Big Fish

Apt to the film itself, rumours and teasers for ‘Big Fish’ have been circulating for a good many months but none give a clear idea of what to expect from Tim Burton’s latest venture. Where Spielberg is a name synonymous with happy endings, Burton is immediately associated with a dark and sinister mood. An atmosphere of danger lurking in every shadow is what audiences have come to expect of watching a Burton movie. ‘Big Fish’ then comes as a surprise. The striking gnarled tree motif of the posters suggests Burton’s usual touch of darkness but this is where the film is lacking.

Burton’s fairytale romp at times slips into the sentimental realms of Spielberg-esque slop.

Upon his deathbed, Ed Bloom (Albert Finney) continues in the pattern of his life and tells tall-tales of his adolescent and young adult years. Most find his stories amusing and laugh with affection, but his son, Will Bloom (Billy Crudup), has grown irritated by the lies and wishes desperately to understand who his father truly is before it is too late. The fairy stories are wonderful to work with and as with his perfect use of colour in ‘Sleepy Hollow,’ Burton paints a fantastic on-screen picture. Bursting with vibrancy and full of striking colour combinations the images are delightful as they pass in front of the eyes. The fairytale land is vividly brought to life and is well contrasted with the grey, empty atmosphere of the real world, where Ed Bloom is ebbing away.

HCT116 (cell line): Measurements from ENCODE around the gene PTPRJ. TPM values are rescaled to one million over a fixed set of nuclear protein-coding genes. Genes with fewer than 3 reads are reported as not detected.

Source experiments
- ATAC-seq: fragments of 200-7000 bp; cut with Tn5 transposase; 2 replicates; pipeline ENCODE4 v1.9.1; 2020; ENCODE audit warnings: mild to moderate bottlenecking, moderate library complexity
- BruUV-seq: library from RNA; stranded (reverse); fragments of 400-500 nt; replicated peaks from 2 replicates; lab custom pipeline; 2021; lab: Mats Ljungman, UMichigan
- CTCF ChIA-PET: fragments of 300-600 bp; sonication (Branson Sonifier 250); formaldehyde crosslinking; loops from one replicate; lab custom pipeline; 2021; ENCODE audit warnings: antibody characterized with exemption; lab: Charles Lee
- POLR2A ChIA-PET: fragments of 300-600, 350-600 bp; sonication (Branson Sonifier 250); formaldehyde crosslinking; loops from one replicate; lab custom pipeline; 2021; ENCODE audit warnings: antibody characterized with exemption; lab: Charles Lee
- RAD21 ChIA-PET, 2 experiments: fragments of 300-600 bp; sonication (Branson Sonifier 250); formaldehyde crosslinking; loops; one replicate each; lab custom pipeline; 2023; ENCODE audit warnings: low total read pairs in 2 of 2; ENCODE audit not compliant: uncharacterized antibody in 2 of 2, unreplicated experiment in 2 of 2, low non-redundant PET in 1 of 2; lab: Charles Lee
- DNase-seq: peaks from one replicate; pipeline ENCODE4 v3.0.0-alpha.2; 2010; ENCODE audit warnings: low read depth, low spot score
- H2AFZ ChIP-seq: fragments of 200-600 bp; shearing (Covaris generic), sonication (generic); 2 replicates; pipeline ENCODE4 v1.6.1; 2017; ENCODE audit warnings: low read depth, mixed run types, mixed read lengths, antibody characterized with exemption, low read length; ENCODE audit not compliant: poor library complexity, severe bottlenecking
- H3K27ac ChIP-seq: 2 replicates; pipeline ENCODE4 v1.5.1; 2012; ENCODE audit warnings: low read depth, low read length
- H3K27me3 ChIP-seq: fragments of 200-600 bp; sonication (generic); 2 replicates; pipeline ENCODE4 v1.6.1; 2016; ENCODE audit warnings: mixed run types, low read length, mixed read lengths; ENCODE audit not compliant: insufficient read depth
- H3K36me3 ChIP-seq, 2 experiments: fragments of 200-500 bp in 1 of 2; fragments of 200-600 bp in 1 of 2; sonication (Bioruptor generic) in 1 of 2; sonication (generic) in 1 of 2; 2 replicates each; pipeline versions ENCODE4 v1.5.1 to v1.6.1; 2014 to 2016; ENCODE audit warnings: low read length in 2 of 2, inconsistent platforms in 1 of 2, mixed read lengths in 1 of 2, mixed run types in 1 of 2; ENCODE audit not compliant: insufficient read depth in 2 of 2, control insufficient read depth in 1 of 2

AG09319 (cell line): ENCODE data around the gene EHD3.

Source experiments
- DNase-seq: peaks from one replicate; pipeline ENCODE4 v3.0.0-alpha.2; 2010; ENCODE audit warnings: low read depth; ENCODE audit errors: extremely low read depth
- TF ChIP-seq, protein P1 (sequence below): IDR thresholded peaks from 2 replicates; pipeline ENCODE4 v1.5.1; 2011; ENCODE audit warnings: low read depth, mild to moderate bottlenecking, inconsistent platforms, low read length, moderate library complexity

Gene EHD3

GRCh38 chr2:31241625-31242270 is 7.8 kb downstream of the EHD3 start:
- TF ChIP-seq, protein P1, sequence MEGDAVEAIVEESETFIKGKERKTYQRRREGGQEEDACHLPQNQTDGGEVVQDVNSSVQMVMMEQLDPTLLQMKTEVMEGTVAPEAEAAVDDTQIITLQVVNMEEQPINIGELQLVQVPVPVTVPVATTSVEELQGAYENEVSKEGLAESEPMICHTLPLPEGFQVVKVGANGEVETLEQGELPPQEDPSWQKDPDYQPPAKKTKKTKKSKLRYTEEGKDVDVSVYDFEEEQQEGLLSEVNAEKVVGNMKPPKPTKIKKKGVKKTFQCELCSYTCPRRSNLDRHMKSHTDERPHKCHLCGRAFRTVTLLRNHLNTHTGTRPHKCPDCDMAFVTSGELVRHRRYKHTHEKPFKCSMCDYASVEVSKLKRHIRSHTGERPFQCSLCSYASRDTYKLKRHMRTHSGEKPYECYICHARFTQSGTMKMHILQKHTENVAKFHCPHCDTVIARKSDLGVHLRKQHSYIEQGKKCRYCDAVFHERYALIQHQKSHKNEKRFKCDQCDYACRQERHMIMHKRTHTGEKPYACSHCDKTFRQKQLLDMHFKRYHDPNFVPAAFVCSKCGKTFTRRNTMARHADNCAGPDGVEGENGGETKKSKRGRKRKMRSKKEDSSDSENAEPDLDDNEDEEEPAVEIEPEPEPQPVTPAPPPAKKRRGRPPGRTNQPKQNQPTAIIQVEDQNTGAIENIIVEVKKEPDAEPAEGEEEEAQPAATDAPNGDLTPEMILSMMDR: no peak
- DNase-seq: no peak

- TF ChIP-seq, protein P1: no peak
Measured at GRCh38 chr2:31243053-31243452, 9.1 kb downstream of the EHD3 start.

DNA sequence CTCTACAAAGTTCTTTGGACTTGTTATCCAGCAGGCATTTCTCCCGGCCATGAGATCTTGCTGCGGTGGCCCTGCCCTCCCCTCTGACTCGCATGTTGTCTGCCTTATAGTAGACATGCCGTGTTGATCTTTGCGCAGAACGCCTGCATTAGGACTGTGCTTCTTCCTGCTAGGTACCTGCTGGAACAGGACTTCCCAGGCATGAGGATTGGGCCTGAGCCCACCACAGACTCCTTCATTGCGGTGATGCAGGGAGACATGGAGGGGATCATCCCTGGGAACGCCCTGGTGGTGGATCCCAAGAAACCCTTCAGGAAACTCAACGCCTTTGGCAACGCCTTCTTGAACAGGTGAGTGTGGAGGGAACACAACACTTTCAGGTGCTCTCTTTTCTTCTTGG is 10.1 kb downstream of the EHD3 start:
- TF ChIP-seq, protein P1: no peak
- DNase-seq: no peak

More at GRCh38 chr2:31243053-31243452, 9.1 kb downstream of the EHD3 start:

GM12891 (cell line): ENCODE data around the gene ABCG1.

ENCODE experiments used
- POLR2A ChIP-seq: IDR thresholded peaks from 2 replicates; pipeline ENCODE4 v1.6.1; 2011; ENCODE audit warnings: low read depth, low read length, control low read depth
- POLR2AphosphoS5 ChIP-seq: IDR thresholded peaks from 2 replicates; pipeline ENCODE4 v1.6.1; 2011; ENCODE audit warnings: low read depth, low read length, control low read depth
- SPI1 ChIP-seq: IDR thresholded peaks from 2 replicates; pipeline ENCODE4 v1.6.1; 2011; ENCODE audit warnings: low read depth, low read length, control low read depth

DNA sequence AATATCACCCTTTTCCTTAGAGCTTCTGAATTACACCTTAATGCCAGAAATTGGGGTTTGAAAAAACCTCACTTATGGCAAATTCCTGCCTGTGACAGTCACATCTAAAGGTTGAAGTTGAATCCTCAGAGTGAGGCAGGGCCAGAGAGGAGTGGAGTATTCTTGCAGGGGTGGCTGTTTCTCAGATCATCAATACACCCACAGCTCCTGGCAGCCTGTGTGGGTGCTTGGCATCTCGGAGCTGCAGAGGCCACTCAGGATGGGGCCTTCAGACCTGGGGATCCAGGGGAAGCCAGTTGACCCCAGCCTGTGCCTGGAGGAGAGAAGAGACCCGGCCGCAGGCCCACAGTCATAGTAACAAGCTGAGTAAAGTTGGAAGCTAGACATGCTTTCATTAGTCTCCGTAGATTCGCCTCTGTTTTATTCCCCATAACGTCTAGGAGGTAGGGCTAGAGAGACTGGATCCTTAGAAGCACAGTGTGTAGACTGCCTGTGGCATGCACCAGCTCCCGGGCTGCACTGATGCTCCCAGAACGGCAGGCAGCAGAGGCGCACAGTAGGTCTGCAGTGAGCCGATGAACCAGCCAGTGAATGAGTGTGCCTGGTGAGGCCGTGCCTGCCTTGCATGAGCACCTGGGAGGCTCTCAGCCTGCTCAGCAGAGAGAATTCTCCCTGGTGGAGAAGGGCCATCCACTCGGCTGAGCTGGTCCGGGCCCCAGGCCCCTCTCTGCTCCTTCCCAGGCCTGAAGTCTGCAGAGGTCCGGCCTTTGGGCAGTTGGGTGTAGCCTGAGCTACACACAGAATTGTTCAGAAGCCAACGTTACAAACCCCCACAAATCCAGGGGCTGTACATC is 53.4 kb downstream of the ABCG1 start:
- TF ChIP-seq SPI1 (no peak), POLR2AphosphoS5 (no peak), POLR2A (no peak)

Trusting Burton to handle fairytale-like stories with originality, adding a satisfying twist to seemingly normal situations, the tone of the film is disappointingly slushy and the subtle sinister atmosphere is untraceable by the finish. So much potential in the world of circus freaks, hidden villages and enchanting maidens, but spoilt by a frustrating timidity towards the dark tone that has always added richness and uniqueness to Burton’s cinematic work.

Yes, in the previous edition, a ‘return to gothic form’ was promised, but rather deflatingly, we only see a gothic potential that is never fully developed. Possibly the softening of the tone of Tim Burton’s films could have been beneficial, but unfortunately it seems that it becomes progressively commercial.

A director should always be encouraged to experiment and never feel bound by trademarks or expectations but ‘Big Fish’ seems artistically mediocre, erring on the side of Hollywood formulaic sentimentality. If you’ve got a thirst for the dark side, ‘Big Fish’ won’t please, but if you’re willing to let yourself go and be taken along for the ride, take out the tissues and you’ll be touched to learn that even the creator of ‘Edward Scissorhands’ is soft at heart. Whether we’ll ever see Burton form a heart of darkness again is an entirely different matter. We can but live in hope.

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